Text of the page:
President Donald Trump on Tuesday pulled the United States out of an international nuclear deal with Iran, raising the risk of further conflict in the Middle East and threatening to disrupt global oil supplies.
The 2015 agreement, worked out by the U.S., five other world powers and Iran, lifted sanctions on Iran in exchange for Tehran limiting its nuclear programme. The pact was designed to prevent the OPEC member from obtaining a nuclear bomb.
Oil prices have jumped to their highest since 2014 following Trump’s announcement.
The following are views on the likely impact on oil markets:
STEPHEN INNES, HEAD OF TRADING FOR ASIA/PACIFIC AT FUTURES BROKERAGE OANDA IN SINGAPORE, MAY 9 NOTE: MORE VOLATILITY
“Oil markets had an extremely volatile session, and predictably volumes soared, causing clearing delays. So, what’s next? More volatility, of course!!
“Given the unilateral move by the U.S., much of the movement on oil prices had been factored in. But now we are back to the delicate supply balance narrative which is part and parcel of OPEC/NON-OPEC accord, robust global demand dynamics and Venezuelan adversity, as its reasonably safe to say that the supply cushion is deflated.”
JBC ENERGY, MAY 9 NOTE: SHARP DROP IN PURCHASES OF IRANIAN CRUDE
“We expect to see a sharp drop in purchases of Iranian crude oil from all sides over the next couple of months, just as crude markets reach peak seasonal tightness.
“Estimates vary from a couple of hundred thousand barrels per day (b/d), essentially token compliance from some U.S. allies in East Asia to visibly reduce their Iranian crude imports, to more than 1 million b/d.”
JBC Energy expects some 500,000 to 700,000 b/d of Iranian crude oil exports likely to be pulled out of the market over coming months.
GOLDMAN SACHS, MAY 8 NOTE: IMMEDIATE IMPACT UNLIKELY
“Even if sanctions are re-imposed, the impact on the oil market may not be immediate, and we tentatively expect that several hundred thousand barrels of Iranian exports could eventually be at risk.
“While other participants have expressed their commitment to preserve the Iran deal, which suggests a smaller potential decline in exports than the 1 (million) b/d loss in 2012-15, the effectiveness of recent U.S. secondary sanctions on Rusal create an offsetting risk that unilateral action by the U.S. results in a collapse in exports.”
BARCLAYS, MAY 9 NOTE: LITTLE IMPACT ON IRAN OUTPUT
“We expect little impact on Iranian crude production in 2018 despite the understanding given on 8 May that the waiver is not going to be renewed.
“As a result of this decision, we lower our output expectations for Iran by around 150 kb/d in 2019 (from 3.91 mb/d to 3.74 mb/d), a volume that we expect could be offset by Saudi Arabia unilaterally raising output back to its quota level of 10.1 mb/d (at the expense of the country’s spare capacity) or by a coordinated reconfiguration of the OPEC/Non-OPEC Joint Declaration of Cooperation for 2019.”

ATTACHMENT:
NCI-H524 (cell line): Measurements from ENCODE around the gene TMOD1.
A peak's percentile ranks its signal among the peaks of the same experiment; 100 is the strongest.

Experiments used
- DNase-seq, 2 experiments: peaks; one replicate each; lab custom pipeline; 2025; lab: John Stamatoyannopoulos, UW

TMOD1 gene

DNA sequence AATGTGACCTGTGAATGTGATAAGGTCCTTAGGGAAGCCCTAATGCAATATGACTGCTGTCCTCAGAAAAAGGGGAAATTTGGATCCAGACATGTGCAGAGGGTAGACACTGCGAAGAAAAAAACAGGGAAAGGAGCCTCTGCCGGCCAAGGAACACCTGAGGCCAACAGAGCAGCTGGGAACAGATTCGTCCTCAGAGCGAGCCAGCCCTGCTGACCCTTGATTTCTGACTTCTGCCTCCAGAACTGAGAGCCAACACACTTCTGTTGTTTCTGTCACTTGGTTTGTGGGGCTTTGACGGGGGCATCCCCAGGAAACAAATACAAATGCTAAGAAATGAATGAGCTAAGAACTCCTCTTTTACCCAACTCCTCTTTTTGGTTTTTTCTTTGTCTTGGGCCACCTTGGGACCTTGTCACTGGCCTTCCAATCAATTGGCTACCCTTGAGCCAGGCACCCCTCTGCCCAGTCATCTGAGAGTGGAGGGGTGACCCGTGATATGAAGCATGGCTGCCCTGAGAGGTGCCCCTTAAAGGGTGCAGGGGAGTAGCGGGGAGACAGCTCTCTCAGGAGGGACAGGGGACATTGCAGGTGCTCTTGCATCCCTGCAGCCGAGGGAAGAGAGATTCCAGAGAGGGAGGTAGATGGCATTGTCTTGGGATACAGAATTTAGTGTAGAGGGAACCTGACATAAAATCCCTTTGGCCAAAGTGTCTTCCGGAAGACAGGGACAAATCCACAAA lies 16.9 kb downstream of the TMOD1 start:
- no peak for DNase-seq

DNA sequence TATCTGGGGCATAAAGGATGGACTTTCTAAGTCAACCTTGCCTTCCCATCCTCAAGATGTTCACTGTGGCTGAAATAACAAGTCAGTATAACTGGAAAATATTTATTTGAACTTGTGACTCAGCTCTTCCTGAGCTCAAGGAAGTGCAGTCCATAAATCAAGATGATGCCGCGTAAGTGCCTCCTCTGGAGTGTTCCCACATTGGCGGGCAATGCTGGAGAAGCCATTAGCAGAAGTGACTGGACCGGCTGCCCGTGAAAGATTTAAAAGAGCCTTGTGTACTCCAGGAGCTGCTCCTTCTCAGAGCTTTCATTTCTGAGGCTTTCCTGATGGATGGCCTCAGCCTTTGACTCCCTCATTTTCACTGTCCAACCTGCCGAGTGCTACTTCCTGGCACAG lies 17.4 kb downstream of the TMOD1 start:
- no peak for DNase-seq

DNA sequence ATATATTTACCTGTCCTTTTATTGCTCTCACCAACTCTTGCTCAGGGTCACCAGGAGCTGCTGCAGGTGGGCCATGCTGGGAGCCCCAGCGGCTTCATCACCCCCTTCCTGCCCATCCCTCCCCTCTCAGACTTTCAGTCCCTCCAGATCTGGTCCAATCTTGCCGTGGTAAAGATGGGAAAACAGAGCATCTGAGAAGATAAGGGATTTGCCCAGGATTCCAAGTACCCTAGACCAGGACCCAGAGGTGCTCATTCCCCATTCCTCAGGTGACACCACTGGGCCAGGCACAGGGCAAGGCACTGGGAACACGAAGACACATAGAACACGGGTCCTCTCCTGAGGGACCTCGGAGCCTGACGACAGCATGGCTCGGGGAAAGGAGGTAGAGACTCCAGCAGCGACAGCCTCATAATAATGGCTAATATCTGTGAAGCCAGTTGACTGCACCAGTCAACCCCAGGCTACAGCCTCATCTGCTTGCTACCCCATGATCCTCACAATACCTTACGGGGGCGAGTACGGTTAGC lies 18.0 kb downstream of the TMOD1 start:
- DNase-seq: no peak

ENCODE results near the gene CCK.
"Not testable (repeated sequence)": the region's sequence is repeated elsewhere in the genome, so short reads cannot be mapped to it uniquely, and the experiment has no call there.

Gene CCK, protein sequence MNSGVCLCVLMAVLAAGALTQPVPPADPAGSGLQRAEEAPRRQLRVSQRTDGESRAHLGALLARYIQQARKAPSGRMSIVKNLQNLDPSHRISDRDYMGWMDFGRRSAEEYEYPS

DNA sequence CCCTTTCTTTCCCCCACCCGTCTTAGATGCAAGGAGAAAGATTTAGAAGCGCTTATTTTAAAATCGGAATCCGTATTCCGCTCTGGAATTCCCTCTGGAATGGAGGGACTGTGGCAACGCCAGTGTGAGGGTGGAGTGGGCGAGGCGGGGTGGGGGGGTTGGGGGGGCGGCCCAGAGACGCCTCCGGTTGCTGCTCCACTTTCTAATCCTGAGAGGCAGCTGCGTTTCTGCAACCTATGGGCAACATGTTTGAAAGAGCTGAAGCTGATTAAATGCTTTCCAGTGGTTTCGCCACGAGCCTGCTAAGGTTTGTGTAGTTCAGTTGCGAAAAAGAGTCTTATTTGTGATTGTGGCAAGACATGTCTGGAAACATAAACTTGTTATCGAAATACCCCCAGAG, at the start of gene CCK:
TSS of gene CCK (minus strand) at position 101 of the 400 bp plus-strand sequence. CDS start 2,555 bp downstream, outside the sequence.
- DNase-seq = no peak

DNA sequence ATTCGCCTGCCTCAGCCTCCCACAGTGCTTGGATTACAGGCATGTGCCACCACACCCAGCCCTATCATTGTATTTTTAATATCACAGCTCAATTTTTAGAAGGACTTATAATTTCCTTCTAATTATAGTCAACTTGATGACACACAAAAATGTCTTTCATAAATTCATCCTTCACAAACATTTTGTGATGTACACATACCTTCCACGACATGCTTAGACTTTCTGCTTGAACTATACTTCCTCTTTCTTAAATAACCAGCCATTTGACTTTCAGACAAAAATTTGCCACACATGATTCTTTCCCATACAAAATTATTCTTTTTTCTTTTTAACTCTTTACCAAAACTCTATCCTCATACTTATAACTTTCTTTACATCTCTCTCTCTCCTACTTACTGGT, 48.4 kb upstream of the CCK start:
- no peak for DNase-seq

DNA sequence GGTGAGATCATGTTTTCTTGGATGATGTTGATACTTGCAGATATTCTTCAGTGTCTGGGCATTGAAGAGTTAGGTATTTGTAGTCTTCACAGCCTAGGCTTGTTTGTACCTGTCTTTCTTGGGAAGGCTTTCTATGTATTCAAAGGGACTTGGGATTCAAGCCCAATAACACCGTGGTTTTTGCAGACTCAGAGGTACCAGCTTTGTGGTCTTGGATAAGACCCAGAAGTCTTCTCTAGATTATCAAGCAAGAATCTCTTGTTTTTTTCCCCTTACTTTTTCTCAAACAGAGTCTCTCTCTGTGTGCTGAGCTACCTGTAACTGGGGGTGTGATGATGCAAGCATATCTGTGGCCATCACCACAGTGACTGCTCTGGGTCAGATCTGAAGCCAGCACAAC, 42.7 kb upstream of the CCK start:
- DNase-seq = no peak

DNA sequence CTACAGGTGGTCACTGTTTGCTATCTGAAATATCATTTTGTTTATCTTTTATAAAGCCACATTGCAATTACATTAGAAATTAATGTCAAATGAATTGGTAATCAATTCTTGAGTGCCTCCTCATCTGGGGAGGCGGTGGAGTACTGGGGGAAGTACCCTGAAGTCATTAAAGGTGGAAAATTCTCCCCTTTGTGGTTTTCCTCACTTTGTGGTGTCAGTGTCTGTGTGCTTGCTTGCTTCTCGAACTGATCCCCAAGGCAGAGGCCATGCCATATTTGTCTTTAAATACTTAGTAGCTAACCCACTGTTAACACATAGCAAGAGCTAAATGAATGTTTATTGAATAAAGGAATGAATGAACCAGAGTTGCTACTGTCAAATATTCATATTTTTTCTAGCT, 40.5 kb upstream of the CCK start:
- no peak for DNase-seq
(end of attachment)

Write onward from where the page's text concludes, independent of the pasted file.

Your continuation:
BENJAMIN LU, COMMODITIES ANALYST AT SINGAPORE-BASED BROKER PHILLIP FUTURES, MAY 9 NOTE: NO IMMEDIATE CUT IN IRAN OUTPUT
“We do not foresee for an immediate reduction of Iranian production as Iran looks poised to ramp up on production to capitalise on the imposed timeframe.
“Much emphasis will have to be placed on the effect of U.S. pressure on importing nations of Iranian oil. Thus we postulate that the current term effects will be largely limited on the upside for oil prices.”
NAEEM ASLAM, CHIEF MARKETS ANALYST, THINK MARKETS, MAY 9 NOTE: NO BULL CASE
“Let’s say that Iran’s oil production does go down by half a million barrel per day, which would impact the price more positively – so, even with lower production, Iran may not be in such a bad position because of the higher oil price.
“Most importantly, Iran learned how to work with sanctions and the country is in a much stronger position politically and economically to work with other major players in the region to find a solution which fits all.
“Hence, there may be no point in becoming a massive bull on oil (I do not see any bigger impact on the oil supply), or hold a massive bearish position on Iranian currency or the equity market.”
COMMERZBANK, MAY 9 NOTE: NOT AS BAD AS LAST TIME
“In the period up until the start of 2016, up to 1 million barrels of Iranian oil per day were stripped from the market by the sanctions at the time. Nearly half of this total was due to a complete EU import ban.
“This is unlikely to happen this time around as the U.S. has revoked the deal unilaterally and against the will of most other countries. Meanwhile, Saudi Arabia has signalled its willingness to offset possible sanction-related supply outages from Iran.”
Source: ReutersPrevious Next